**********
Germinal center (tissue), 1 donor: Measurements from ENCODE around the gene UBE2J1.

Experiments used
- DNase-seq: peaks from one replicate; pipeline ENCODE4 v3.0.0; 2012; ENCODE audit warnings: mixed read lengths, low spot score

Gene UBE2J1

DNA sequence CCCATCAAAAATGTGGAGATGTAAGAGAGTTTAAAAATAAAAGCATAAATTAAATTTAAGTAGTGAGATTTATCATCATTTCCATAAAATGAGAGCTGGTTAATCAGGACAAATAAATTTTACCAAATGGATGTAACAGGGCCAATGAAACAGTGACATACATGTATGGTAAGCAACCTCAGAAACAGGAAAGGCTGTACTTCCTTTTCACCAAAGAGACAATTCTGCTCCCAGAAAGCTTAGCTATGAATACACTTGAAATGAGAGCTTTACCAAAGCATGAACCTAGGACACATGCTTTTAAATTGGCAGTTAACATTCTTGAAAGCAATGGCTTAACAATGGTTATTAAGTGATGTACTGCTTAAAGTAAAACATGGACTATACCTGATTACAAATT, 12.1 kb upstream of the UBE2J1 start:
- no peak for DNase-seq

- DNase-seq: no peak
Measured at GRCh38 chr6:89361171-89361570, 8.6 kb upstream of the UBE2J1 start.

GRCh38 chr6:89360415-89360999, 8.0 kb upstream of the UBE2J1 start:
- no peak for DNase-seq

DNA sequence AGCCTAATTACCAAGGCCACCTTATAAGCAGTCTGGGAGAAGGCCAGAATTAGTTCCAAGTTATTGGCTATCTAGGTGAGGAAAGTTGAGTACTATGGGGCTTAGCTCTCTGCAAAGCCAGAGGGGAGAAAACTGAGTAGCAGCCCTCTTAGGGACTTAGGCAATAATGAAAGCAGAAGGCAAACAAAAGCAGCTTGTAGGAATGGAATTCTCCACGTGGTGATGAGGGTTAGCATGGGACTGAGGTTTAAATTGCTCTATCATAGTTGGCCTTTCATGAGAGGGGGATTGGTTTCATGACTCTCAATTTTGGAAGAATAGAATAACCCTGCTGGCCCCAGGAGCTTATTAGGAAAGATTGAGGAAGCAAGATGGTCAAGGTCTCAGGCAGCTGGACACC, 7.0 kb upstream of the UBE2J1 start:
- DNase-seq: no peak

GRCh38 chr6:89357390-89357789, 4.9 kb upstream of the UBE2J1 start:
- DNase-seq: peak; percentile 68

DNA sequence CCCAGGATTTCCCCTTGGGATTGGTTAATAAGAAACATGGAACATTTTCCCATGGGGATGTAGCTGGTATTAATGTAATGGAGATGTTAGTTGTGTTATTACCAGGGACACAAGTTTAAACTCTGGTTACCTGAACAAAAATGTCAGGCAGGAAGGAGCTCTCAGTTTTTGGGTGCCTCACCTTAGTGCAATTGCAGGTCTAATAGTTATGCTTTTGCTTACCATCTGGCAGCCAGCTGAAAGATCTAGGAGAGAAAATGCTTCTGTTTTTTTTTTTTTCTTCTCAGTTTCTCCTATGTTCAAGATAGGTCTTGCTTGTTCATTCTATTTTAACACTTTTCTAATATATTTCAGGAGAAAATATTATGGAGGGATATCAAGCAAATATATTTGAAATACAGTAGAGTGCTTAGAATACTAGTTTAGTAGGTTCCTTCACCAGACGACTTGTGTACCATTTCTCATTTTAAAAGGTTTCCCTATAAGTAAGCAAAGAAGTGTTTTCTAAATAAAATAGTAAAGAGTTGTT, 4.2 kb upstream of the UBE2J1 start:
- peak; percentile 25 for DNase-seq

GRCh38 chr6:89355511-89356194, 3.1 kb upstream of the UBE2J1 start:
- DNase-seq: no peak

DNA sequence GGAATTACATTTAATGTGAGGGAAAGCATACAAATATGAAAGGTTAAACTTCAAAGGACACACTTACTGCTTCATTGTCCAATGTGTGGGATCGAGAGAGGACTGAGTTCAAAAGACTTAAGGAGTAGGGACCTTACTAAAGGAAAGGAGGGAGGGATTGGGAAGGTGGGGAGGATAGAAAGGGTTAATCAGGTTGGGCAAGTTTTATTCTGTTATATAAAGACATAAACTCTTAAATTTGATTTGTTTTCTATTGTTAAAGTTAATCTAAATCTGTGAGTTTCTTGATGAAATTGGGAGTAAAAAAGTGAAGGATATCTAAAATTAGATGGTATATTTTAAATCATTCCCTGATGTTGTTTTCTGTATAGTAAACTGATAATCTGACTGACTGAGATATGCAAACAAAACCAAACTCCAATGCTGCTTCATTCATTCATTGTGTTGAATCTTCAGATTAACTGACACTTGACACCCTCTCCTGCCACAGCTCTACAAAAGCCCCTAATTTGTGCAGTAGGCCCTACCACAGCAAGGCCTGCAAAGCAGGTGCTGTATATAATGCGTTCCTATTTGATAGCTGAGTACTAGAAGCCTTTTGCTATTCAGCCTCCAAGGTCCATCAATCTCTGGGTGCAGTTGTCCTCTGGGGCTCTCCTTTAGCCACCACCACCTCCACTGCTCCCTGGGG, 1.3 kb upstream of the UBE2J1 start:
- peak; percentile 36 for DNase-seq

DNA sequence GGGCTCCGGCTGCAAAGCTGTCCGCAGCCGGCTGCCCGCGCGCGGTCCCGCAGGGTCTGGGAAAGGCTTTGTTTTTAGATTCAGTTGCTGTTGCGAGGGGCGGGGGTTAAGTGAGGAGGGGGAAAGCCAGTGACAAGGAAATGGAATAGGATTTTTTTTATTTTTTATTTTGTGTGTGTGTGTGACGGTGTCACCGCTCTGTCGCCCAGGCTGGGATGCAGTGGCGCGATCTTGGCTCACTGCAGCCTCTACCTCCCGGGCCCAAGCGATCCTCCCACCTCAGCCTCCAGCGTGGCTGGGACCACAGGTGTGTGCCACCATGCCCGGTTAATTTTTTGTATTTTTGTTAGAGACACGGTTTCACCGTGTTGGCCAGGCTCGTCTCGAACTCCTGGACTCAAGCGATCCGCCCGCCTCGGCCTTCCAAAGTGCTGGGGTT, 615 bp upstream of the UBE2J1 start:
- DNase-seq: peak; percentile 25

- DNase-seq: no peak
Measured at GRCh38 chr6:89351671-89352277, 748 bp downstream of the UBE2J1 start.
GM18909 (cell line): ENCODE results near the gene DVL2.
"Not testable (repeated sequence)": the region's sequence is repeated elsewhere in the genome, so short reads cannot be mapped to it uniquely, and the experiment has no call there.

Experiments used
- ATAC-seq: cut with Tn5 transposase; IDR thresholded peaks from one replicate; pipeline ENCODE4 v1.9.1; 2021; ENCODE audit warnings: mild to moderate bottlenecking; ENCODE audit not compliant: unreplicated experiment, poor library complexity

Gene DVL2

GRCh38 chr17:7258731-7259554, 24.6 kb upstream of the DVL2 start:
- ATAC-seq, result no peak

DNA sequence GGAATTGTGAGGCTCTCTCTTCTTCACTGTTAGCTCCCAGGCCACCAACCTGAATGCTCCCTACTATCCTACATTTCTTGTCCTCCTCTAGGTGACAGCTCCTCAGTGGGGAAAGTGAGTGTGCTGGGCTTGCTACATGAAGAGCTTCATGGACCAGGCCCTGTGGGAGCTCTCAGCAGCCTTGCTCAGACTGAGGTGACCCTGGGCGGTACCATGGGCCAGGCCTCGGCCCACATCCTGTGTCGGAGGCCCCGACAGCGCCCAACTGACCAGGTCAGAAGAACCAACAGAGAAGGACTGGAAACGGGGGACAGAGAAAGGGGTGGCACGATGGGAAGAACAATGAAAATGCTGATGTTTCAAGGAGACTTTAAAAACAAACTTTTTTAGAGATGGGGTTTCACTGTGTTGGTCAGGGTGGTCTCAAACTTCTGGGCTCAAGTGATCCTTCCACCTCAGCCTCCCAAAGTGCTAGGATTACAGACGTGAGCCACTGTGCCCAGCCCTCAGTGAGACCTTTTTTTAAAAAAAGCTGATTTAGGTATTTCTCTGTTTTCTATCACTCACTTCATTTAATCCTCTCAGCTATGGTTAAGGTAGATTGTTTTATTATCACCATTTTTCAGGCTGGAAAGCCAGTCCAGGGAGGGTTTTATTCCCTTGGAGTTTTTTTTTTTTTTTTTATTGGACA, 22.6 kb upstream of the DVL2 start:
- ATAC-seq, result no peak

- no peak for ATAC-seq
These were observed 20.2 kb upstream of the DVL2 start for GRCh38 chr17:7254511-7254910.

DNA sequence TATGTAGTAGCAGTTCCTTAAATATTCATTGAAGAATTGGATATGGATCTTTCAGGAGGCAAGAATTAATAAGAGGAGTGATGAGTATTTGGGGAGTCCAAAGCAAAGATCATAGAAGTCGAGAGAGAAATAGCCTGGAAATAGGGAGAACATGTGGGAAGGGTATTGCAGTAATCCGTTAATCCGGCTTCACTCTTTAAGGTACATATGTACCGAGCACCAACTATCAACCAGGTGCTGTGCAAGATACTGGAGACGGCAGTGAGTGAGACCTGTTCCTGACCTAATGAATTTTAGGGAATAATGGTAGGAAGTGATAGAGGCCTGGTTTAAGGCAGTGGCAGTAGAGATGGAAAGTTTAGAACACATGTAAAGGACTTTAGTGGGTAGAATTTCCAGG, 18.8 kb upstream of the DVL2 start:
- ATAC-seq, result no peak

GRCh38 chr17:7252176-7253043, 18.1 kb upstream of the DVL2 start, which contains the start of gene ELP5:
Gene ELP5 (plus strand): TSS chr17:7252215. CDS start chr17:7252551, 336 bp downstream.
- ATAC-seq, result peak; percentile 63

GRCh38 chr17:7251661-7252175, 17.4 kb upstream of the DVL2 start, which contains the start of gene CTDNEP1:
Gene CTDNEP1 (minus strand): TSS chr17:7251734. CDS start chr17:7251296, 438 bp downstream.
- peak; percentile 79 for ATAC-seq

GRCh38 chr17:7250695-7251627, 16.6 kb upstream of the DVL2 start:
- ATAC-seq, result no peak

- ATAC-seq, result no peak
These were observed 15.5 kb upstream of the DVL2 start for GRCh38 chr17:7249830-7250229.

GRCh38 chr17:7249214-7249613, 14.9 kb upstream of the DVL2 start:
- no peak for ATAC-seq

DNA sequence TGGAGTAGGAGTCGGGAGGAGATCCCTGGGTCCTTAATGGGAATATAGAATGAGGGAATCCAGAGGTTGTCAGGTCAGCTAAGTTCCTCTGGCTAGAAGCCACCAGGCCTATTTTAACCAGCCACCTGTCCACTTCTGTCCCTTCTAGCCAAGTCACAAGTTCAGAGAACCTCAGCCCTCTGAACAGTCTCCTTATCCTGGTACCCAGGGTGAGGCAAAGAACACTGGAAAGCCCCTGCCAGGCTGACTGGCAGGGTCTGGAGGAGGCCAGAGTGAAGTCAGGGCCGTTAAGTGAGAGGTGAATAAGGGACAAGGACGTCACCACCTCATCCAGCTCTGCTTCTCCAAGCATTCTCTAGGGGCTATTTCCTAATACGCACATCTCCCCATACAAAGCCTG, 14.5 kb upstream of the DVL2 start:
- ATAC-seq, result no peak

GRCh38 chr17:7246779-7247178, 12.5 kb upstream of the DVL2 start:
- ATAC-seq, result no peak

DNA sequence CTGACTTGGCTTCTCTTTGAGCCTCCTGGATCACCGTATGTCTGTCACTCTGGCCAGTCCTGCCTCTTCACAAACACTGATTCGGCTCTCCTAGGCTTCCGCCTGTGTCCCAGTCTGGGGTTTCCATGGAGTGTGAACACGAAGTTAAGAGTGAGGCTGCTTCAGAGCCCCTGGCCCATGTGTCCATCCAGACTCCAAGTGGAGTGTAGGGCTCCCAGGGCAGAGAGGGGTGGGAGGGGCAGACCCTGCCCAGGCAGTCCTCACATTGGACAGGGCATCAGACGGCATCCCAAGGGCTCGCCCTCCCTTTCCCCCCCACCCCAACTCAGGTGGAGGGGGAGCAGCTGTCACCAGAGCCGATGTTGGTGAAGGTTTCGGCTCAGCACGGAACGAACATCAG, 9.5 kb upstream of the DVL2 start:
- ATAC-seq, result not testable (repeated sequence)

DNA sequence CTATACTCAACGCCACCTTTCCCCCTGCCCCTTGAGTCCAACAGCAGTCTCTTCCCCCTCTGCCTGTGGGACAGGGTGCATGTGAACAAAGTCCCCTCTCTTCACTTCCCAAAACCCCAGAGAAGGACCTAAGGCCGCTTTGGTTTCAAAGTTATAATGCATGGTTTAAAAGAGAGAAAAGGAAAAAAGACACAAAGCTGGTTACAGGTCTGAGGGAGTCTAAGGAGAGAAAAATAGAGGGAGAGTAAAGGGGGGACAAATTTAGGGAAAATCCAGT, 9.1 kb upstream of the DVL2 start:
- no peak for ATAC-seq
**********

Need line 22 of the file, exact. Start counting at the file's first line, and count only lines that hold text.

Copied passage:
- DNase-seq: peak; percentile 25